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04/02/12 8:46 PM ET

Marshall officially named Reds' closer

GOODYEAR, Ariz. -- Lefty Sean Marshall will officially open the 2012 season as the Reds' closer, manager Dusty Baker announced after his team's final Spring Training game on Monday.

The move has been anticipated in Reds camp after the club learned that closer Ryan Madson would need season-ending surgery to repair a torn ligament in his elbow. The other option would have been a closer-by-committee set up.

"It's Marshall right now," Baker said after the game, adding he's been impressed with Marshall's spring.

In 10 appearances, Marshall has a 3.27 ERA and has held opposing hitters to just .179 at the plate. Marshall struck out 16 batters in 11 innings this spring, while walking three. He is slated to pitch again Tuesday in the the club's Futures Game at Great American Ballpark.

It will be the first time Marshall has been designated as the closer. In six seasons with the Cubs, he had seven saves while posting a 3.96 ERA. He made 78 appearances last season and notched a 2.26 ERA, the lowest of his career.

"He can throw that breaking ball any time, which is tough to do in Arizona with this light air here," Baker said. "He's basically unfazed by situations and things. He's been around a while and he's a veteran guy that's had good success."

Janish the odd-man out on Reds' roster

GOODYEAR, Ariz. -- The white board in Dusty Baker's office at the Reds' spring training complex contains his entire spring squad in a position-by-position breakdown.

Shortstop Paul Janish's name was not included as the white board was whittled down to 25 names for the first time this spring.

Janish pieced together a very solid Cactus League, batting .300 with a .912 OPS. But with Todd Frazier, Wilson Valdez and Willie Harris making the club, there was no room for the right-handed hitting shortstop on the season-opening roster.

"There's always going to be somebody that had a good camp, and there's always going to be tough decisions," Baker said. "This is why I probably despise the week as much as any week in the whole year for me."

The arrival of rookie Zack Cozart put Janish's future in question. Then, when the Reds acquired Valdez from Philadelphia in January, they had a more versatile candidate than Janish for a utility role.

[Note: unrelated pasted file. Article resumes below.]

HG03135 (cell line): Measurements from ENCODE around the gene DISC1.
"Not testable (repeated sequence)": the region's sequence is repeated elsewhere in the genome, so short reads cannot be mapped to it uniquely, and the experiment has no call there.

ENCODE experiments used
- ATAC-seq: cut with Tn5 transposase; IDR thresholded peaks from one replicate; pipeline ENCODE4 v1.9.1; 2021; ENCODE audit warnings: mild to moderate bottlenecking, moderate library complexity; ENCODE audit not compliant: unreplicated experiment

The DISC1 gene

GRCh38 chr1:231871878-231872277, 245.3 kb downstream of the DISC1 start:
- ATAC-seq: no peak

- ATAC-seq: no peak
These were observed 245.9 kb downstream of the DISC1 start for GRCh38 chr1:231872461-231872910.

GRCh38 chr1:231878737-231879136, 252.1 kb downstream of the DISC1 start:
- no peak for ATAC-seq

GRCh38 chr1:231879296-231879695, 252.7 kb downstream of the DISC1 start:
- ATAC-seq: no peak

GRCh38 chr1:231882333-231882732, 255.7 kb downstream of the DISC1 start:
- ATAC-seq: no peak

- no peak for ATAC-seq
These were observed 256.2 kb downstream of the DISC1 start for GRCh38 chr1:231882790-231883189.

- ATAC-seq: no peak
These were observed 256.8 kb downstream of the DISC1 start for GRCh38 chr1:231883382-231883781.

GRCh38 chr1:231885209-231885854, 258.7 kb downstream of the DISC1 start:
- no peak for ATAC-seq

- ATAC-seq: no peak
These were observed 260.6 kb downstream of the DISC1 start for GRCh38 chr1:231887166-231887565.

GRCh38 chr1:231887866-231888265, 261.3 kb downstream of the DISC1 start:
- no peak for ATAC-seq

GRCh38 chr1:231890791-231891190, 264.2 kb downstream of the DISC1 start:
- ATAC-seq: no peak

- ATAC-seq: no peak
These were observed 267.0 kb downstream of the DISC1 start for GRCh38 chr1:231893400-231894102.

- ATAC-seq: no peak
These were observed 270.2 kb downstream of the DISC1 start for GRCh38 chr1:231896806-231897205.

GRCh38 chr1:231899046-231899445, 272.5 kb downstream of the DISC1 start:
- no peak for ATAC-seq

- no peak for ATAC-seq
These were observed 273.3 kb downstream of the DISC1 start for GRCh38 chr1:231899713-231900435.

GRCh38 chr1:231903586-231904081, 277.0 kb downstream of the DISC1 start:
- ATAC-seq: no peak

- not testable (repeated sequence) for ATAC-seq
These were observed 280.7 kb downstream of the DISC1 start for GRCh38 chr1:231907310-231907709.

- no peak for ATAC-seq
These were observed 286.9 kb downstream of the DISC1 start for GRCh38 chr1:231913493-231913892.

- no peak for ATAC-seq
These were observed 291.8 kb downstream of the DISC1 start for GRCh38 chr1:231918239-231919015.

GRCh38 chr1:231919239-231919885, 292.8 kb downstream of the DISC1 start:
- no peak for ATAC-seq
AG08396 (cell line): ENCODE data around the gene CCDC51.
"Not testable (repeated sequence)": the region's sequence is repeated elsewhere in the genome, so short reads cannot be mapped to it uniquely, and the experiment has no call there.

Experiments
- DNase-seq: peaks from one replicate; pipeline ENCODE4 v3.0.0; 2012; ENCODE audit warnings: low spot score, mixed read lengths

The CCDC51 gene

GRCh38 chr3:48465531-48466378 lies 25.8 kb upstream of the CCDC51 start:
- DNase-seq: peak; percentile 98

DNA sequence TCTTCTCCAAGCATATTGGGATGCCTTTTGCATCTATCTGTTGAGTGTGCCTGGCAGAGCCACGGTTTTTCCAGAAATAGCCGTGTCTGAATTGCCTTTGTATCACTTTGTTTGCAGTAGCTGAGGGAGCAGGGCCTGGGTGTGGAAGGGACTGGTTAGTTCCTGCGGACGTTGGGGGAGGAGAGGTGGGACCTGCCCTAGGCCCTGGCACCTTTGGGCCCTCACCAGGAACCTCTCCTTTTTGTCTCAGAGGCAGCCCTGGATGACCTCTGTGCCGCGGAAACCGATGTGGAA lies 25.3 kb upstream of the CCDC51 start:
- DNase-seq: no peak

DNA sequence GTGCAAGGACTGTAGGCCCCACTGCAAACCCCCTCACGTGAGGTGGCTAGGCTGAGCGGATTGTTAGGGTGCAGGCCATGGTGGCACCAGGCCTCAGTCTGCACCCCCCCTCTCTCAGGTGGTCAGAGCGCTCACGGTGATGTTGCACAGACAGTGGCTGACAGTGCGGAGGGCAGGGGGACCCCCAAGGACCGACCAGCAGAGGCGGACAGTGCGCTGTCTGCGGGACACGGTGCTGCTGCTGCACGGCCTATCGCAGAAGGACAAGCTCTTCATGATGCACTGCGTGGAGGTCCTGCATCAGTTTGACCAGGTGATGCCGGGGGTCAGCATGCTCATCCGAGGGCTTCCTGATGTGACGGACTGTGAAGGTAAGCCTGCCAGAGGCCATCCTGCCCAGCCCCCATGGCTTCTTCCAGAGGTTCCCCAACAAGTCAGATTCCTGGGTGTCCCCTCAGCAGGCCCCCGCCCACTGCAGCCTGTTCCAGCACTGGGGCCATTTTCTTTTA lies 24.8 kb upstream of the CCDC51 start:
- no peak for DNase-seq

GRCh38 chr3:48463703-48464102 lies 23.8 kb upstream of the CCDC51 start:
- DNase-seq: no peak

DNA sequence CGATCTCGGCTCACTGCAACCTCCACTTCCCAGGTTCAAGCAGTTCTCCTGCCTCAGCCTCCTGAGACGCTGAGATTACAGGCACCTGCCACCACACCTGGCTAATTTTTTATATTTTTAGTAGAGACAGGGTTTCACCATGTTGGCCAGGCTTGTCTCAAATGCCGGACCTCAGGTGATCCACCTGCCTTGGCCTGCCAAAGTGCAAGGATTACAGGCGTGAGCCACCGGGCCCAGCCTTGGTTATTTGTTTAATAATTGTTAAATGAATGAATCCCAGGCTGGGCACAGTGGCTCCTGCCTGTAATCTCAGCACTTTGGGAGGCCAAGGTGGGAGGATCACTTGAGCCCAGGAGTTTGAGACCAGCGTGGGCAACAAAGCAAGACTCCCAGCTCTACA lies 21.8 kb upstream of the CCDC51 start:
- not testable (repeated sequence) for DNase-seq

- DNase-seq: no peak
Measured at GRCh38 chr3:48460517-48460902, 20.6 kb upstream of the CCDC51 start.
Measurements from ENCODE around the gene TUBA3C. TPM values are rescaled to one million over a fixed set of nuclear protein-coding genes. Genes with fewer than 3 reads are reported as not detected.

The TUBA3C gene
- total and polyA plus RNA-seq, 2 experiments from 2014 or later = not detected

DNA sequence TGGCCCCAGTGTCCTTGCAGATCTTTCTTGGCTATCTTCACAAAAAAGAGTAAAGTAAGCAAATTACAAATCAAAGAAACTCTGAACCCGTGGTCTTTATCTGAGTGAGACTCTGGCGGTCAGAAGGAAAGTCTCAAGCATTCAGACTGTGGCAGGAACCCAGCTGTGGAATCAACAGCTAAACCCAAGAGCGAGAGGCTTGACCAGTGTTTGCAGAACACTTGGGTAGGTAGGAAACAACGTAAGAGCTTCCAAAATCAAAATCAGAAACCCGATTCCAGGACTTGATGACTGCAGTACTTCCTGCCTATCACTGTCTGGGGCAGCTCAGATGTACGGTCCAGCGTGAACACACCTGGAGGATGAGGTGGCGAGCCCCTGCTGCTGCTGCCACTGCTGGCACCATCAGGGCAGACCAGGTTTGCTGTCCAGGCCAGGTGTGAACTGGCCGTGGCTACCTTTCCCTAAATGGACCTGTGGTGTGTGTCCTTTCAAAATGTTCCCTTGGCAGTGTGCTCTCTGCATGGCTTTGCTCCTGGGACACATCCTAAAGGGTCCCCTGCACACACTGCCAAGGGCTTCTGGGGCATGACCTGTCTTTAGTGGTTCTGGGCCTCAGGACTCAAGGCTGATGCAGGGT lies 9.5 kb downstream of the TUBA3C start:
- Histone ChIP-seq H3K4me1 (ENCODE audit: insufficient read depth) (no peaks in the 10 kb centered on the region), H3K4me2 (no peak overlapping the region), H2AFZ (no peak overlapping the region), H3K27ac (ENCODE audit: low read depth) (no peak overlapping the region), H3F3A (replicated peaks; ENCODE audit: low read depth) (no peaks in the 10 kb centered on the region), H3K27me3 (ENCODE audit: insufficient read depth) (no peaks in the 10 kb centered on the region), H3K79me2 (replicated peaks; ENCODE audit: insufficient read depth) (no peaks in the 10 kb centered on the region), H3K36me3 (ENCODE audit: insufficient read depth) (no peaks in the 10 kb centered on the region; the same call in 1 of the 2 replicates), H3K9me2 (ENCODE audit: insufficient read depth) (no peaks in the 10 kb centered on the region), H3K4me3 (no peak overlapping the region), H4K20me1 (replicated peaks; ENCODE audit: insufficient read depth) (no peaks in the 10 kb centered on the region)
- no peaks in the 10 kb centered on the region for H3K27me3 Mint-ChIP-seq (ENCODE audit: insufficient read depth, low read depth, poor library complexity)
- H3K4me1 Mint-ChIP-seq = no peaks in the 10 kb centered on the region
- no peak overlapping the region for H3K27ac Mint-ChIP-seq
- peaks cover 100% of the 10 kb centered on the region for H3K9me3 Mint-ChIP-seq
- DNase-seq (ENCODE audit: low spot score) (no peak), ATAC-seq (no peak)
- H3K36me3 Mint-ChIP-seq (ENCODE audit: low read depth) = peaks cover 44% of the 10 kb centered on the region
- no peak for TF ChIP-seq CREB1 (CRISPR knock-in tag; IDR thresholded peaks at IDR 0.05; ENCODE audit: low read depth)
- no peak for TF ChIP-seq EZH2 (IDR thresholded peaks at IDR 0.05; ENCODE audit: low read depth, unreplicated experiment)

"It made it tough when we went and got somebody like Valdez that can play short and play different positions and that comes from a winning background," Baker said.

Baker opted to start the season with 14 pitchers and 11 position players, and he did so with Friday's off-day in mind. The club will re-evaluate the pitching staff over the weekend and may decide to add another arm to the mix. If that happens, Baker will have another decision to make about subtracting from his bench.

Baker was adamant about the fluidity of his roster this season, noting there's a "great chance" that Janish will be back with the big league club this season.

"I gave Paul the opportunity last year until Cozart came along, and that's just the nature of this game," Baker said. "It's yours until you nail it down or things don't go as well as you and everybody else hoped it would. And now it's Cozart's to nail down, and if he doesn't nail it down, it could be somebody else's after that."

Arroyo ends Spring Training on high note

GOODYEAR, Ariz. -- With his first regular season start looming on Sunday, Bronson Arroyo had planned to go at about 85 percent Monday.

But he felt so good just before his final Cactus League outing that he changed his mental approach to that of a regular season game situation.

Arroyo's spring officially ended with 6 1/3 innings of one-run ball. He finished with a 1-2 record and a 4.97 ERA in his six starts.

"I was going to dial it back a little bit, but as I was throwing my bullpen, I felt really smooth and nice and easy," Arroyo said after he scattered seven hits and struck out four. "So I cranked it up a little bit more than I thought I would. It still felt comfortable."

Arroyo said he felt a little soreness following his last couple of outings, and that's why he was planning to ease up a bit on Monday. In those outings, he said he felt like he had to labor through innings, while on Monday everything was smooth and flowed well.

"Today was definitely the best I've felt overall -- command, all my pitches being there, body not aching as much," Arroyo said. "That's as good as I could have asked for to be primed for the season."

Arroyo will make his first start of the season against the Marlins on Sunday at Great American Ballpark.

AJ Cassavell is a contributor to MLB.com. This story was not subject to the approval of Major League Baseball or its clubs. This story was not subject to the approval of Major League Baseball or its clubs.